Saturday, 31 October 2020

Halloween traditions of Germany

Halloween is celebrated every year on the 31st of October though it began as a Pre-Christian Celtic festival of the dead but it has become some what of an annual trick or treat festival where it’s always better to treat than trick others.

Although Halloween in Germany was introduced by the American invading Germany but it was only in 1990s that it became a very well-known thing.

Wondering how people in Germany celebrate Halloween? Well, we took the liberty to list down somethings that Germany does differently than the rest of the world. 

The Religious Conflict

31st October is not only Halloween in Germany but it surrounds some other religious/ important holidays that would conflict with a presentation of evil and witches. Thus, there being a conflict in the industry about the two holidays. One of Halloween and the other of reformation day. Matin Luther protestant reforms were accepted on the same day creating a conflict in people as to not celebrate Halloween at all.

Pumpkin Festivals in Germany

The pumpkin festival is celebrated not only in Germany but Austria and Switzerland as well. In Germany the pumpkin festival begins on the September and goes to November depending on where you live in the area. Although it is might not be directly related to Halloween but to the Pumpkin harvest of the year but there is a mixture of events that include pumpkin parties, and a Halloween parade. There are pumpkin craving contests to entertain the people including a lot of children that attend this festival.

The Candy Corn

Well, the story goes something like this, after the civil war Gustav and Albert Goelitz moved from Germany to Illinois to join one of there uncle who had emigrated in the 1834. After the passing of Gustav his two eldest sons revived the candy business that he and albert had created. In short, the Geolitz confectionary Co. invented the candy corn which now a popular Halloween confection. Hence candy corn holds an important place in the German way of celebrating Halloween.

The Past with Witches

Believe it or not but Germany has a past with witches. Considering the history, we see that witches were in the pagan past of Germany. They were considered by some to be forest goddesses, later to become women to worship and later being damned. Either way this is something that most people still hold dear to there hearts and think of Halloween as something that might be promoting this pagan mindset and ideology. Hence most would not dress up as witches in Germany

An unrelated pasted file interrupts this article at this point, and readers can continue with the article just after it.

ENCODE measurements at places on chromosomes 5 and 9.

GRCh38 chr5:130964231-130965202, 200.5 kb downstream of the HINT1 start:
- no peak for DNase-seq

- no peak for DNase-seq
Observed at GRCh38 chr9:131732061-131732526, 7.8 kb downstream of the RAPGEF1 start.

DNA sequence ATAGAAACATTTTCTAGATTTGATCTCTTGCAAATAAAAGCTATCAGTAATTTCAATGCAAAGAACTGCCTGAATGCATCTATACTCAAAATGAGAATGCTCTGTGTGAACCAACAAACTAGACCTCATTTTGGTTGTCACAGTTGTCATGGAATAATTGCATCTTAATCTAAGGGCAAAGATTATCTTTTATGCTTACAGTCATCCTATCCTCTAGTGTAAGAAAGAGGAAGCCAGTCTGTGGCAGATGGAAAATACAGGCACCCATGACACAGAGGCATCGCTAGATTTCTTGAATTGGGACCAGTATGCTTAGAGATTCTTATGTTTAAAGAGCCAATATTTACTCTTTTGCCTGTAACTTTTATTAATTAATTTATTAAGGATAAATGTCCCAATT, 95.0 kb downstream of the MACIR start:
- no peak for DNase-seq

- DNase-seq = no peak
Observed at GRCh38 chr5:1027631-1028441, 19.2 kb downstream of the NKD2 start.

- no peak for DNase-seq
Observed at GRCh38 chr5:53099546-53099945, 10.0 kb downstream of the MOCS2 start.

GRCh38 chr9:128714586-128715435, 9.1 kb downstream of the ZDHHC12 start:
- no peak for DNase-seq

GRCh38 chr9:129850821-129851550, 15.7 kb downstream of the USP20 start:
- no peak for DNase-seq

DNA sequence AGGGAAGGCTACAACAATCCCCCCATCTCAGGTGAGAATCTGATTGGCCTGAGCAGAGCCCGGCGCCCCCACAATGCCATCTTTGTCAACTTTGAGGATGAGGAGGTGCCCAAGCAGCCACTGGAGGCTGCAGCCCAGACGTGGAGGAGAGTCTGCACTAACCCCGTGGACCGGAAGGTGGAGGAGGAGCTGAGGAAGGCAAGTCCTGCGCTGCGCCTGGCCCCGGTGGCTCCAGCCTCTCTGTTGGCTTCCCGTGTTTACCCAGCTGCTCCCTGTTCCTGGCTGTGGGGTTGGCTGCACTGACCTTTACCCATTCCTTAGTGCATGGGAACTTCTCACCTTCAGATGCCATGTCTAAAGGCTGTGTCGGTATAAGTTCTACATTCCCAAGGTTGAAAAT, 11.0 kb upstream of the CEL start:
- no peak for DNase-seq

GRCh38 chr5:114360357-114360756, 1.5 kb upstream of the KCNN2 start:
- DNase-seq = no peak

Haunted Castle

One of the spectacular attractions in Germany on Halloween is the haunted castle. Which is one of the biggest and most popular one of the Halloween venues in Germany is the 1,000-year-old fortress ruins in Darmstadt. Since 1970s it’s been known as Burg Frankenstein. Which only amplifies the excitement and compliments the stories and lore.

Although Germany would celebrate things during Halloween differently than other holidays it is to note that this was something that was introduced to the German culture by the American during the wars. Therefore, it is only natural for the local to have their own personal conflicts with the holiday that would make celebrating it a bit different.

My mum grew up Germany and as a result it has influenced my experiences of Halloween. We always make a big celebration about getting our yearly pumpkin and deciding what we will carve in it. In my house we do like use our Cricut to make personalised decorations using hocus pocus clipart. We personalize Matilda's pot for her treats and make pictures for the windows. Every year we comment on how well they turned out and that we should keep them safe for next year only for us to be unable to find them next year! The images we like to use are cute halloween clipart rather then scary images as Matilda is only young and the decorations are predominantly for children. 

What are your Halloween traditions? Do you make your own decorations or do you stick to shop brought decorations? I would love to hear what you do.

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